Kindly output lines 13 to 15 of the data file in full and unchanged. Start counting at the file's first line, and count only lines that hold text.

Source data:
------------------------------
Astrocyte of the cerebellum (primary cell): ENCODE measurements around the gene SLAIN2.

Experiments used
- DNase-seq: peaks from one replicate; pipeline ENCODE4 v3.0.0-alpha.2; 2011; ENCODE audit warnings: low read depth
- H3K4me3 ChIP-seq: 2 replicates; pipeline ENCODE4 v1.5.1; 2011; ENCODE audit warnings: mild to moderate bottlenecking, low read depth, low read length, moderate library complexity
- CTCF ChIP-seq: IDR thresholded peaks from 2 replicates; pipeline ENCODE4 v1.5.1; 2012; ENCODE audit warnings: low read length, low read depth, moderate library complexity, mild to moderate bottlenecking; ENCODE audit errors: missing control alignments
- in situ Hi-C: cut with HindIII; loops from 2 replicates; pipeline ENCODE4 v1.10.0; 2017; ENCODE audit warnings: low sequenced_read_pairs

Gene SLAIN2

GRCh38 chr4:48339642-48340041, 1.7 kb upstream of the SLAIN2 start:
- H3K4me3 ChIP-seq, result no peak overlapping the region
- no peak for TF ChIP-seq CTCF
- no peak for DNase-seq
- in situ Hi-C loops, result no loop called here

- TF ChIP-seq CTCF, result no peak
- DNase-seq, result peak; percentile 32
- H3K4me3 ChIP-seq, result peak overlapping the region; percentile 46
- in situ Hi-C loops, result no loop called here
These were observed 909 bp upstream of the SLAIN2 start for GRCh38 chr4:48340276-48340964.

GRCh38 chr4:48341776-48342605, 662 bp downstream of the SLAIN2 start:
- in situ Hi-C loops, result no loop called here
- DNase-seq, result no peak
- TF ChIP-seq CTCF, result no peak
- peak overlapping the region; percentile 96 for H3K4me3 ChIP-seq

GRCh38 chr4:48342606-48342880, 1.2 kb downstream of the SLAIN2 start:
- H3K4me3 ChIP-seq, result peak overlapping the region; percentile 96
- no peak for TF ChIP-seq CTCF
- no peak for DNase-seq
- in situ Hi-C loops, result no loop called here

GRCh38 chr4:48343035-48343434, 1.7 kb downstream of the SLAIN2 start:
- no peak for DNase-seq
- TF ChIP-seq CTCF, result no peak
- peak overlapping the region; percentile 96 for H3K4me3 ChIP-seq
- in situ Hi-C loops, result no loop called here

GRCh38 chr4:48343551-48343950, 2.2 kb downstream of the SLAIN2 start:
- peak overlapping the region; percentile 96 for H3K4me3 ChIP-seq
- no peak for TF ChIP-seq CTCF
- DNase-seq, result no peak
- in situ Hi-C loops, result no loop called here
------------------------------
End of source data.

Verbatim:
- TF ChIP-seq CTCF, result no peak
- DNase-seq, result peak; percentile 32
- H3K4me3 ChIP-seq, result peak overlapping the region; percentile 46